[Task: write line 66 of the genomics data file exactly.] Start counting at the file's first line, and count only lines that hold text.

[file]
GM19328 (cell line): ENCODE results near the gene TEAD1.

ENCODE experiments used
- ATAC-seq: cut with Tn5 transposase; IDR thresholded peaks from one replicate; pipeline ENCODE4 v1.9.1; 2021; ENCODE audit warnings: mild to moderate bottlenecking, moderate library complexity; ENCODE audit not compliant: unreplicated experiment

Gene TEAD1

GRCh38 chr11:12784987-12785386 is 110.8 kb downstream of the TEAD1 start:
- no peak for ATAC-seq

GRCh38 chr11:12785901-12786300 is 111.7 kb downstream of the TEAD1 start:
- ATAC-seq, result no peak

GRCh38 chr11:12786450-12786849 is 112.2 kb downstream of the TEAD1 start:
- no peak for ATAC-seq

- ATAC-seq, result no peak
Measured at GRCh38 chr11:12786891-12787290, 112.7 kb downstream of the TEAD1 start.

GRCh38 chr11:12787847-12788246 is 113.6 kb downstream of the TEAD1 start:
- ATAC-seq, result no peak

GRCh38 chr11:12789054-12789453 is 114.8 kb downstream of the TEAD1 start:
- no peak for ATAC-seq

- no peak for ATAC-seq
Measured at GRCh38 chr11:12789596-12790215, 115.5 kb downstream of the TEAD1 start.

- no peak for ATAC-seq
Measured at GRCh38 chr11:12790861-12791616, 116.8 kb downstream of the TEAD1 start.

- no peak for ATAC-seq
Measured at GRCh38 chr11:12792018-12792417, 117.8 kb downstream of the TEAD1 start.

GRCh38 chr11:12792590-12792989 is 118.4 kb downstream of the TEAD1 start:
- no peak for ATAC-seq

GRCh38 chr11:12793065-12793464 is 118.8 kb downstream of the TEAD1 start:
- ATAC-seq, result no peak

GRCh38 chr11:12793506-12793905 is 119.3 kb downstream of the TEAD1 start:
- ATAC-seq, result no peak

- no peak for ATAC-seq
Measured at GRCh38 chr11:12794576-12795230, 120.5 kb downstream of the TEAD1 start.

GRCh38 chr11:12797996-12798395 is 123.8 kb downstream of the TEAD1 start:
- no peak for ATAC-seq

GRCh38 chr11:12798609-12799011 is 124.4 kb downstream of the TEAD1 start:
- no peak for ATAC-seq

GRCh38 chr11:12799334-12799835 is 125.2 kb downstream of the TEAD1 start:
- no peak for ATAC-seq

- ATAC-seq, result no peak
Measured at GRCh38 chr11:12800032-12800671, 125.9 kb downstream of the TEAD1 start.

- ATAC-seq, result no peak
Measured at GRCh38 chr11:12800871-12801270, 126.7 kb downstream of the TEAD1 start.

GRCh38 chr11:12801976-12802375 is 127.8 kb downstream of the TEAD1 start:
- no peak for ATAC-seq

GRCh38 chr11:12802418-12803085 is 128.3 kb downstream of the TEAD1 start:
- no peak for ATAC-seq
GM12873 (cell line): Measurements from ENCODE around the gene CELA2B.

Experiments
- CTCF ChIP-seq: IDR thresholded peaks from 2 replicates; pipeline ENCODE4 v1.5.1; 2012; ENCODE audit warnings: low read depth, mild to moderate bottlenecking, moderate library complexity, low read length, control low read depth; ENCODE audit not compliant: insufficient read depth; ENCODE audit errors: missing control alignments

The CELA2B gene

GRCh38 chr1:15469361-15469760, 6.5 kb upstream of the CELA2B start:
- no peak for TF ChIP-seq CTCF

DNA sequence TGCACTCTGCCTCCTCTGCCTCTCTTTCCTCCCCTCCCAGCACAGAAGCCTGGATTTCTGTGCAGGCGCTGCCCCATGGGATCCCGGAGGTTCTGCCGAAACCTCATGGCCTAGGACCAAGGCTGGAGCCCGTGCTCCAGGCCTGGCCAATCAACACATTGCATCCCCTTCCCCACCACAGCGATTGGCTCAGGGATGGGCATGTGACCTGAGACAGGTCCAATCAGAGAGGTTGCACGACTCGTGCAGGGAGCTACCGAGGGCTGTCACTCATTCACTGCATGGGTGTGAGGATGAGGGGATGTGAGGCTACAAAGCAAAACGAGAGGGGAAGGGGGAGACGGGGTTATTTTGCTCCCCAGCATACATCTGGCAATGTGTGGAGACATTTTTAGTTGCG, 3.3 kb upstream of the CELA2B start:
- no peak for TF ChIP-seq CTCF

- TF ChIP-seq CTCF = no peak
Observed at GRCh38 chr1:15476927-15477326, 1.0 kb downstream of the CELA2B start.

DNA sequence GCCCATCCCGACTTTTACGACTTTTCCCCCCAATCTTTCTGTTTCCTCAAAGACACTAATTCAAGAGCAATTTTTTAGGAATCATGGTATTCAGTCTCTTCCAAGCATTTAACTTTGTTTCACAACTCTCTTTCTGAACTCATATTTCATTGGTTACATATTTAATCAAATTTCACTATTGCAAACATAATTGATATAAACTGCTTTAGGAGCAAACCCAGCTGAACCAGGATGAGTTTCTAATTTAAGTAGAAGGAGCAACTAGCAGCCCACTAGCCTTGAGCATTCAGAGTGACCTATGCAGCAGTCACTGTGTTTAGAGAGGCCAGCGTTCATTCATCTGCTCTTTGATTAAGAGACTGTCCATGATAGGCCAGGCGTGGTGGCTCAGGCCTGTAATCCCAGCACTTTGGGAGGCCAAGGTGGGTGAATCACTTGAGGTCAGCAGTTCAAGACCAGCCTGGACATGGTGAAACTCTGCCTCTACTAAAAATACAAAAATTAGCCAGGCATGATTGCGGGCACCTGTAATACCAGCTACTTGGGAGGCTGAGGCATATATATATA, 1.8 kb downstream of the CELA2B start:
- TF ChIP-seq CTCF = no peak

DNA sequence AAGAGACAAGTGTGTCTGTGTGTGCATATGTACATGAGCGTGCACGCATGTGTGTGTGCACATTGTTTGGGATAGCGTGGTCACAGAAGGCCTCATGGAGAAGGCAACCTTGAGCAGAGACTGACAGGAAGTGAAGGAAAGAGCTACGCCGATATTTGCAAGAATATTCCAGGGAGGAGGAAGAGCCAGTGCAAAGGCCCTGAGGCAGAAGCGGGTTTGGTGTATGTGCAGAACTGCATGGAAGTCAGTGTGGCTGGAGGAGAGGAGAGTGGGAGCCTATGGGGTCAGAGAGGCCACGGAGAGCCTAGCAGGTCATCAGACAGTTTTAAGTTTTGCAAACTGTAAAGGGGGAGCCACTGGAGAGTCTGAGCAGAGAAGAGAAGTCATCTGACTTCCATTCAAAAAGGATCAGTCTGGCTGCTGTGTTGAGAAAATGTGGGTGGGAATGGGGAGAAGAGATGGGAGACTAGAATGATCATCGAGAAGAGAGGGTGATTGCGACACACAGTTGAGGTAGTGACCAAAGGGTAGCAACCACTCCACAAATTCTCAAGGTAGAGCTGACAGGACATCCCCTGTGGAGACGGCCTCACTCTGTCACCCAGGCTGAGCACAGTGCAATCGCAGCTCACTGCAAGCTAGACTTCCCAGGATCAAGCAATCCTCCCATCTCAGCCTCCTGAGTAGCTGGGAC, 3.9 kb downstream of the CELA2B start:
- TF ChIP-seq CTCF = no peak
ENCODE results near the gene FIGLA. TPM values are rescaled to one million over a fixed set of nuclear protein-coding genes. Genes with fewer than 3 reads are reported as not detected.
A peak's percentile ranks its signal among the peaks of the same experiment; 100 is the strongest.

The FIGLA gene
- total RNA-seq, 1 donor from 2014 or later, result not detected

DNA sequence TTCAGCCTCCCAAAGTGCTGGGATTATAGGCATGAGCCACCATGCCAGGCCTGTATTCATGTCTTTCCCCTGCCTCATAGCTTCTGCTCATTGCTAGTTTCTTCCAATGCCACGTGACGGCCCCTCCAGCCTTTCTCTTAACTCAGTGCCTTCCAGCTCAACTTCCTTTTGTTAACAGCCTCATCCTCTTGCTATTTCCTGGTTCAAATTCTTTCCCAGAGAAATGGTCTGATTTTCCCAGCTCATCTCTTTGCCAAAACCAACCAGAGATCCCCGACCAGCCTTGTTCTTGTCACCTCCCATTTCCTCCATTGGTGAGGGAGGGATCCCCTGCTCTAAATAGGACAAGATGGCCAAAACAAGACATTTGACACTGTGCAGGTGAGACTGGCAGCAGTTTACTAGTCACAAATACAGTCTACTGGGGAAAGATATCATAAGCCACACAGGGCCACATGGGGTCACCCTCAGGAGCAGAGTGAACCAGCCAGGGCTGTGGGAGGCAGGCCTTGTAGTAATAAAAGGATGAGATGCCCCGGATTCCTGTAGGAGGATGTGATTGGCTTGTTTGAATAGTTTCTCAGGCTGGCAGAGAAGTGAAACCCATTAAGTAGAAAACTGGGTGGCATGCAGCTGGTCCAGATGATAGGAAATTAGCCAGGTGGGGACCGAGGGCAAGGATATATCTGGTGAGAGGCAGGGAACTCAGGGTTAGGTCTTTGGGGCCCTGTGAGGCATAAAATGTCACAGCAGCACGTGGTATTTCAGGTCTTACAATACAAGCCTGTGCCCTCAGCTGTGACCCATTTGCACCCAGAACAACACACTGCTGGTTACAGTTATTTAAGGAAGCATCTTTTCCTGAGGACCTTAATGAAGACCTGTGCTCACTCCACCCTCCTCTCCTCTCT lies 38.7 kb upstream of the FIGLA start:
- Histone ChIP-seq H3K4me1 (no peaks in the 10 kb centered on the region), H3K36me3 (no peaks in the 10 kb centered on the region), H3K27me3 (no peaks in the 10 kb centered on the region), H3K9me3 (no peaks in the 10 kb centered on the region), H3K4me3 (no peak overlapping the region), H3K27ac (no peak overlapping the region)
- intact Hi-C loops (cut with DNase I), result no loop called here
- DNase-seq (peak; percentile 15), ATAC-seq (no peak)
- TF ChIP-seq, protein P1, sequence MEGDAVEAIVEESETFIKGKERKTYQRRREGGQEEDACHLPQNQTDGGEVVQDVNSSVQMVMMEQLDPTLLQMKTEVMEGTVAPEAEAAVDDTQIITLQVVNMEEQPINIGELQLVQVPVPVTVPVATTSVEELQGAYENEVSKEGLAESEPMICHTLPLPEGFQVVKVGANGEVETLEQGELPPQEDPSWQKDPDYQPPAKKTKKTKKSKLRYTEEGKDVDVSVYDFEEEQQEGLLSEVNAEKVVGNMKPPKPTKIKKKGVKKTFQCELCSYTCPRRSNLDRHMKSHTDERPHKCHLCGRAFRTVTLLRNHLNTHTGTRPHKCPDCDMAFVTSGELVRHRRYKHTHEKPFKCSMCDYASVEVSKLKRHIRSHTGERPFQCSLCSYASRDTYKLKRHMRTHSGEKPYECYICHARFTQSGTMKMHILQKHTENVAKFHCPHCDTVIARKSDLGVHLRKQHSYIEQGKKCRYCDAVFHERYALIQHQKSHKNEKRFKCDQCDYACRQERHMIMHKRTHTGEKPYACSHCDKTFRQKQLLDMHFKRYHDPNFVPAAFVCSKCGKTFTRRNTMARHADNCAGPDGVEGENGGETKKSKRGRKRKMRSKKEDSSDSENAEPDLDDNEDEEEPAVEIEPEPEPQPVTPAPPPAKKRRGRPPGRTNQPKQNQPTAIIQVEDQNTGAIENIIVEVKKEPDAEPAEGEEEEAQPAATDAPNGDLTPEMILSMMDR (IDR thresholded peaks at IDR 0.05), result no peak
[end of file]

- DNase-seq (peak; percentile 15), ATAC-seq (no peak)